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Bothal Castle

Also known as, or recorded in historical documents as;
Bothall; Bothale; Bothalle; Bothalla; Bottle; Bottel

In the civil parish of Wansbeck.
In the historic county of Northumberland.
Modern Authority of Northumberland.
1974 county of Northumberland.

OS Map Grid Reference: NZ23998649
Latitude 55.17240° Longitude -1.62481°

Bothal Castle has been described as a probable Timber Castle, and also as a certain Masonry Castle.

There are masonry ruins/remnants remains.

This is a Grade 1 listed building protected by law*.

Description

Castle gatehouse, probably c.1343 when Robert Bertram obtained licence to crenellate, restored from ruin 1830-31: adjacent wing c.1858, incorporating some medieval walling, extended and heightened 1909; C19 and early C20 work for Sample family, agents for Duke of Portland. Squared stone with cut dressings; gatehouse roof leaded, Lakeland slates on wing. Gatehouse rectangular in plan, with semi-octagonal turrets flanking entrance on north, and rectangular south-west stair turret.
North elevation: Gatehouse 3 storeys, 3 bays and 2-bay right wing. Moulded pointed central arch with portcullis slot, 1st floor window of 2 trefoiled lights with quatrefoil in spandrel, 3-light square-headed window with transom above. Flanking turrets have 3-light windows, mostly C19, except for single- light loops to ground floor left. Crenellated parapet with gargoyles, important display of contemporary heraldry and 2 worn stone figures (cf. Alnwick Castle). Inner return of each turret shows blocked shoulder-arched door, probably early C19. 2-bay wing to right has 3-light mullioned windows (those on 2nd floor blocked) and crenellated parapet. Left return of gatehouse shows original 2-light lst-floor window and 3-light transomed window above.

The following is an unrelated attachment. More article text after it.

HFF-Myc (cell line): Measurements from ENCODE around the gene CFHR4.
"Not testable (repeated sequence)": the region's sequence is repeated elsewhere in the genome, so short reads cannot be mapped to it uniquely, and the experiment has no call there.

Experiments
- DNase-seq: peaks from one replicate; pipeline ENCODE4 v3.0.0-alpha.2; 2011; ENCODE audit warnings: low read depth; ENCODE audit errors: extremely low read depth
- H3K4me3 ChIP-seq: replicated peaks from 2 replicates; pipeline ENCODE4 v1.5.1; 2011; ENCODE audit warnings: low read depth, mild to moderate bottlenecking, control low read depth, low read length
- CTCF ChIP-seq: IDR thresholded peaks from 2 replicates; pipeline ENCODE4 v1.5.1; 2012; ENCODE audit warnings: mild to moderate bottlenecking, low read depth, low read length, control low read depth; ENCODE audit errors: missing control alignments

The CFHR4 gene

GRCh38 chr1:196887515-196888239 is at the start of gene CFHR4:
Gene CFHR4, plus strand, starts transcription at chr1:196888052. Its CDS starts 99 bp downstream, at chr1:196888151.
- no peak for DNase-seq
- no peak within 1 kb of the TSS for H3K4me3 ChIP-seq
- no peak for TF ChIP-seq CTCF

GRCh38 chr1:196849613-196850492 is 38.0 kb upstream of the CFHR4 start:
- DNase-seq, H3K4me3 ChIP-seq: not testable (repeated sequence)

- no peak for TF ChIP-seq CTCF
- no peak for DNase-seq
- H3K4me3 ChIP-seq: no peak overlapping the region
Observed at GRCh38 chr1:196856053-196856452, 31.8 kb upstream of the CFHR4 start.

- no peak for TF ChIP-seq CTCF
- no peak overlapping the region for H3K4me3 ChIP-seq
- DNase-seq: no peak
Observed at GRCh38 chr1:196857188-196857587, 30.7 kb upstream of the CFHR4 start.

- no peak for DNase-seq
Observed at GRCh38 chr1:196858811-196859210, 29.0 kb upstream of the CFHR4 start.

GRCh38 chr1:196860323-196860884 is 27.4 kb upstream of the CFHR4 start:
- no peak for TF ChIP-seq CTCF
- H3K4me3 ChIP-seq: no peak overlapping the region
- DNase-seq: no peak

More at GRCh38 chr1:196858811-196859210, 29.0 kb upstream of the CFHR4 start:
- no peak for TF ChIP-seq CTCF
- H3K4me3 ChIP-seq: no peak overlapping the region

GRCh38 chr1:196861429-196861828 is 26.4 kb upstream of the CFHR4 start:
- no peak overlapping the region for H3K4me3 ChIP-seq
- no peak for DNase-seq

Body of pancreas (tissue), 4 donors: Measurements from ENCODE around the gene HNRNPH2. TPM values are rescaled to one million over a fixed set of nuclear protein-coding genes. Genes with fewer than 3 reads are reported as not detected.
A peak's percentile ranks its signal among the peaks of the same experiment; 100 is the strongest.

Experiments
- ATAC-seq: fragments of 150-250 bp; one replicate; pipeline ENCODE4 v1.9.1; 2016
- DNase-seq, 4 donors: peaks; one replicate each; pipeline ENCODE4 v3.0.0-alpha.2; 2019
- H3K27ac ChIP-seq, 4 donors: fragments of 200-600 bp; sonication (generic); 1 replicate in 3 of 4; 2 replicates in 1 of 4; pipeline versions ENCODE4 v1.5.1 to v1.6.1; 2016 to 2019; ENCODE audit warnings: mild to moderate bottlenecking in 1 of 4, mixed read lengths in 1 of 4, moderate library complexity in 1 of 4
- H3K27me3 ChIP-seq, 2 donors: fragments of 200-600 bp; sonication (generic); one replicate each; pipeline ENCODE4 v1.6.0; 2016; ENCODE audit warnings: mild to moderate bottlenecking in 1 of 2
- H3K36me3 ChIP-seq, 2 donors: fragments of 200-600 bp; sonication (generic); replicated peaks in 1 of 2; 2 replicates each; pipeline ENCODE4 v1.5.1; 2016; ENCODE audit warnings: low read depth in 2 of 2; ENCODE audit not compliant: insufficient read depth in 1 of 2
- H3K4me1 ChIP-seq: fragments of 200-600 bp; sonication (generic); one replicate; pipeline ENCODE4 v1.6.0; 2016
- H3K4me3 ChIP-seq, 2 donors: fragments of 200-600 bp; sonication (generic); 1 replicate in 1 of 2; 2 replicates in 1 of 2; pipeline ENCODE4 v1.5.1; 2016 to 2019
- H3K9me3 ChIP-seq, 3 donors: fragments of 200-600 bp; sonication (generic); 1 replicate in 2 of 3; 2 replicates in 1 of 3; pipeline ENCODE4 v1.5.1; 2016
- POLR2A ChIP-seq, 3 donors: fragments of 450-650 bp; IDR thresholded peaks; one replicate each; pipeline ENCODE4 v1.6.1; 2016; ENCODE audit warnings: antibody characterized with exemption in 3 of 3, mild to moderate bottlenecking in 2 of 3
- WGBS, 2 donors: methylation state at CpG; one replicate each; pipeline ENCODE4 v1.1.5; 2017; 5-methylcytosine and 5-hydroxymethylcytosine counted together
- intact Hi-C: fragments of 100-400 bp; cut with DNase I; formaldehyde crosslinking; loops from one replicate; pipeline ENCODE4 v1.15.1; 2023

South elevation, to bailey: Gatehouse has double-chamfered arch; original 2-light window above with C15 transomed 2-light window with panel-traceried head on right, brought from Cockle Park Tower in 1830-31 restoration. 3- and 4-light transomed windows to 2nd floor, the latter a late C19 insertion. Small loops to right and in taller projecting stair turret on left. Wing to left 4 storeys, 3 bays; projecting embattled porch with moulded arch, 2- 3- and 4-light mullioned windows, some transomed. 2-storey extension on far left projects beyond line of curtain wall.
Interior: Gate passage has pointed rib vault with 4 murder-holes. Blocked shouldered doorway in each wall, and 2 chamfered loops on west. Ground floor chambers have round-arched rib vaults. 1st floor chamber has segmental ribbed rear arches to original windows, some with window seats. Newel stair capped by ribbed umbrella vault; shoulder-arched doorways. Wing has open- well closed-string stair with turned balusters. 1st floor drawing room has C15 fireplace with embattled lintel, brought from Cockle Park, and oak panelling originally from East-Indiaman ship. One wall, and stair, have plasterwork in imitation of panelling.